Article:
Strategic communications planning removes uncertainty and reduces the risk of brands getting lost in a crowded market place.
When renowned mountaineer Joe Simpson plummeted into a crevasse on Siula Grande in the Peruvian Andes, eventually extricating himself only to face a horrendous crawl with a shattered leg over some of the worst terrain on earth to reach base camp, he could never have imagined how many people with no previous interest in climbing would be fascinated by his story.
The book which resulted, Touching the Void, gave rise in turn to new opportunities for Simpson, including motivational speeches, often delivered to largely corporate audiences – those who found parallels in the way Simpson tackled what would otherwise have appeared to be a wholly insurmountable challenge, with the long term and complex challenges faced in business.
How do you eat an elephant? One bite at a time, as the saying goes.
Many other personalities from the world of so called extreme sports, adventurers, explorers, climbers, rowers, cyclists and more, have also found these parallels and exploited them successfully, proving the value that wider society still places on those who step outside the norm, storytellers, those who help us to see the world from a new perspective.
But it is not necessary to have rowed the Atlantic or cycled across a continent, to take much of worth from the great outdoors and apply it to other areas in life – desk based nine to fives included.
Working towards an advanced sea kayak leadership award, I was struck how similar in principle were many of the challenges to those I tackle from behind a desk. I may not have to land through big surf to get into the office, but once there, I need to make sure our client’s strategy is right. I need to profile our people, match tasks to abilities and personalities and while the M&S strapline boldly states there isn’t one, I always need a Plan B. Ultimately I need to ensure the team works effectively and efficiently to achieve the client’s objective.
On the sea – and a more dynamic environment in which to test one’s skills would be hard to find – these two words are key. Effective and efficient.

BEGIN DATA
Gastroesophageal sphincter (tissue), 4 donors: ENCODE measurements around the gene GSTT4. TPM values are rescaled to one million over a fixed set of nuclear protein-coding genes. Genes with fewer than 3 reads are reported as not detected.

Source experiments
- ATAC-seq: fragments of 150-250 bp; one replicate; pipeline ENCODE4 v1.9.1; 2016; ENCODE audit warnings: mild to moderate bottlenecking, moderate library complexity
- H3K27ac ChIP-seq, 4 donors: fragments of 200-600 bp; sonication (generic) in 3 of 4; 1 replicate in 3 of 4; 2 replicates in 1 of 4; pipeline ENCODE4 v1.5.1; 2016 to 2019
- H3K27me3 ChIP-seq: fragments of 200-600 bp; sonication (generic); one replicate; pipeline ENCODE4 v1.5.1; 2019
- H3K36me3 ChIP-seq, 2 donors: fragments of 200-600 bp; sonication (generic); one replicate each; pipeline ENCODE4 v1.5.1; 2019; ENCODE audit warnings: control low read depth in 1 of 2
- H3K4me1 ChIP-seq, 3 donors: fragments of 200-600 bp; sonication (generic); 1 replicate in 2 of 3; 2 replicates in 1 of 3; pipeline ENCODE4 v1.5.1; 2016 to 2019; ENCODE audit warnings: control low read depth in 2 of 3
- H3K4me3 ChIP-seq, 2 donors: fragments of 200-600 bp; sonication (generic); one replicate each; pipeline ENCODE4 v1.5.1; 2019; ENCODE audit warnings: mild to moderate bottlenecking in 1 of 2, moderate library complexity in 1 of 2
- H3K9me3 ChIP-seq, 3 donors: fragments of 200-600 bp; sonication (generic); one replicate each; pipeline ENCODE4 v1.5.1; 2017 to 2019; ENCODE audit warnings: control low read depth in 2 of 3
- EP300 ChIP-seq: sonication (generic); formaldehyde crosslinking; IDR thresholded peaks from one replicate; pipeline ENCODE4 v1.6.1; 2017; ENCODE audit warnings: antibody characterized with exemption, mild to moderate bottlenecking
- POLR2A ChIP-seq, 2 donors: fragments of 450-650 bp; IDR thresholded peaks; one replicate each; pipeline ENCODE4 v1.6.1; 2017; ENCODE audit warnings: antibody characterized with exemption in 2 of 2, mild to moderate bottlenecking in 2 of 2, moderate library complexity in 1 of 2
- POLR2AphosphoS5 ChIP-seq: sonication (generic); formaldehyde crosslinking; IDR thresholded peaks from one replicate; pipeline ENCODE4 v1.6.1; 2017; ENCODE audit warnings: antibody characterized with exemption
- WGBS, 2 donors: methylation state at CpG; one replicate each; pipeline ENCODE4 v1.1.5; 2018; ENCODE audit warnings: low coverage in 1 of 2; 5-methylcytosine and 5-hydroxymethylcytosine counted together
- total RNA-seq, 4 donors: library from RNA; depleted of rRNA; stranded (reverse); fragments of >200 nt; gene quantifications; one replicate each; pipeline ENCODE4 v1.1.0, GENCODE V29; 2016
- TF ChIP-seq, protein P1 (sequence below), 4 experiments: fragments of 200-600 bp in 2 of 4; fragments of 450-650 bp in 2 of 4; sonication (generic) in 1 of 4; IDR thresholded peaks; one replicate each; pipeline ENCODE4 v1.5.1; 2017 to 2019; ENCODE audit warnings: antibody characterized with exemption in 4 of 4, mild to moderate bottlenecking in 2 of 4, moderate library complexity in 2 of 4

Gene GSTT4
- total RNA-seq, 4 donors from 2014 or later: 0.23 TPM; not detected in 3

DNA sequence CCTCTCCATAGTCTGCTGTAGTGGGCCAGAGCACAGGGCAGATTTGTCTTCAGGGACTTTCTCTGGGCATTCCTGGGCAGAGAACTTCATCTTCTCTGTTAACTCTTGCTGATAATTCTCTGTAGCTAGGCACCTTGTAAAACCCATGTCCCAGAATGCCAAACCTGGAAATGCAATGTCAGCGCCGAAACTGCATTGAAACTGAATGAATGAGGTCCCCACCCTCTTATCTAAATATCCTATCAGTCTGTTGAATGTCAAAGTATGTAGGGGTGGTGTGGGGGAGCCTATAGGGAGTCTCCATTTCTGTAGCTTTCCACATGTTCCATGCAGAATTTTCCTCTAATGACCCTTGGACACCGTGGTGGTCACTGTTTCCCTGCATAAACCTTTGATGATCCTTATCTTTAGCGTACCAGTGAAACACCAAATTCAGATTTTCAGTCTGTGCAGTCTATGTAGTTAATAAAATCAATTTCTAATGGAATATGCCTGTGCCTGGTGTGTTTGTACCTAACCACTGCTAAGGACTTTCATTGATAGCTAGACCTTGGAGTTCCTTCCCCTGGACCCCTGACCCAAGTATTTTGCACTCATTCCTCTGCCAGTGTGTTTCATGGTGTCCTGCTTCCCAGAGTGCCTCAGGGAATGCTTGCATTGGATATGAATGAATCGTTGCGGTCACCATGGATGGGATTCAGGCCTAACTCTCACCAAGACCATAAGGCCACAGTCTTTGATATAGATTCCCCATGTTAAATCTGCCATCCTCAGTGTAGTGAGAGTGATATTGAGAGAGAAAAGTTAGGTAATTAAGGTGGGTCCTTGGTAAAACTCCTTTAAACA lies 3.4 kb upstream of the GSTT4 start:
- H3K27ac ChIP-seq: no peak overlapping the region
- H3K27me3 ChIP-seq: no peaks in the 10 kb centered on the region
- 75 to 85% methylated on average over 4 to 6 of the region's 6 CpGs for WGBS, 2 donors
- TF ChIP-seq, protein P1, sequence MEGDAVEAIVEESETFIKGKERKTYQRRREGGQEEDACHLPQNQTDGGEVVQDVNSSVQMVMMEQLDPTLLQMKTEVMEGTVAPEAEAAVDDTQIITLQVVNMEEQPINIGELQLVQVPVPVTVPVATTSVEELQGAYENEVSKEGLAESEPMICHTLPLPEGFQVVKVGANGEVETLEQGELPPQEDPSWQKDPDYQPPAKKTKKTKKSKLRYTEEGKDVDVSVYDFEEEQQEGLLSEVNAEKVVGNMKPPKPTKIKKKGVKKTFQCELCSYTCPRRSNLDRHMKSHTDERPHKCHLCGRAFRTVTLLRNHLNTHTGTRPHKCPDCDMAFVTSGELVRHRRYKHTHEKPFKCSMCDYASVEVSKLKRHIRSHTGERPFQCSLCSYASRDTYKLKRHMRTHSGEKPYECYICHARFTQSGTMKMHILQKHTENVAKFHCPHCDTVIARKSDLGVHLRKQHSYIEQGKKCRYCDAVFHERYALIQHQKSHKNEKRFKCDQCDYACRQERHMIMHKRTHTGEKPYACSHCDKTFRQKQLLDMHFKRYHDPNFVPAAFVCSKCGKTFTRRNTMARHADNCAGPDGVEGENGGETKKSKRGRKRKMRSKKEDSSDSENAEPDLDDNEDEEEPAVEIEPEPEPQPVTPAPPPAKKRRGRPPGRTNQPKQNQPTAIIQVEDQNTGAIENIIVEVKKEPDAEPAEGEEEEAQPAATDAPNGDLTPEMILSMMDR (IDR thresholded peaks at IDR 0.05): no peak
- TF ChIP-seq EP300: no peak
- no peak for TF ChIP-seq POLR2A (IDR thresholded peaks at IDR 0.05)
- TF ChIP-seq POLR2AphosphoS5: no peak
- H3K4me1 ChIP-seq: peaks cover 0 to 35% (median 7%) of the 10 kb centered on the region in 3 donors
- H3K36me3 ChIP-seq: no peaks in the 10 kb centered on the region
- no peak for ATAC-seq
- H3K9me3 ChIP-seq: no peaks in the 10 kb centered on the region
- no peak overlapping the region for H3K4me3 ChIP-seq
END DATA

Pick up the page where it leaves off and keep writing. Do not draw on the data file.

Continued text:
Inefficient kayakers tire quickly. They struggle to reach their destination and miss many of the things they want to see, perhaps the very things which inspired their journey to begin with. Ineffective leaders of kayakers cause delays. They create tension and introduce opportunities for errors.
And ineffective leaders of inefficient kayakers put people at risk – the tired kayaker capsizes, the ineffective leader taking too long to put the paddler back in their boat. Meanwhile a swiftly flowing tide has pushed the group into a dangerous zone and our infective leader is unprepared for this new scenario.
Obvious stuff yes?
But as a marketing and communications consultancy, it is remarkable how many businesses we meet, with no clear strategy and no plan when it comes to marketing their proposition. The sea may be a vast and seemingly empty place, but it is just as easy to lose your way here, as it is in a crowded market place. Without a clear strategy, everyone gets lost.
Now I’m not suggesting every marketer or business leader should immediately go sea kayaking. Seriously, please don’t – I want to get away from you all at the weekend.
But perhaps it might be worth picturing all the elements of your latest marketing campaign as a group of kayakers heading down a swiftly flowing tidal rapid or white water river. What happens when one capsizes? How will you conduct the rescue? What will happen to your other paddlers? How will you make effective use of the resources at your disposal? Will others capsize as your attention is diverted? What will the overall impact of the time required to make sure all individuals are upright, safe and dry, actually be? And if you can’t continue as before, what is your Plan B?
Pelican Communications are specialists in the environment, food and drink, outdoor and leisure and packaging sectors and offer a range of services such as media relations, brand management, event management and people development. Contact us for marketing and communications expertise.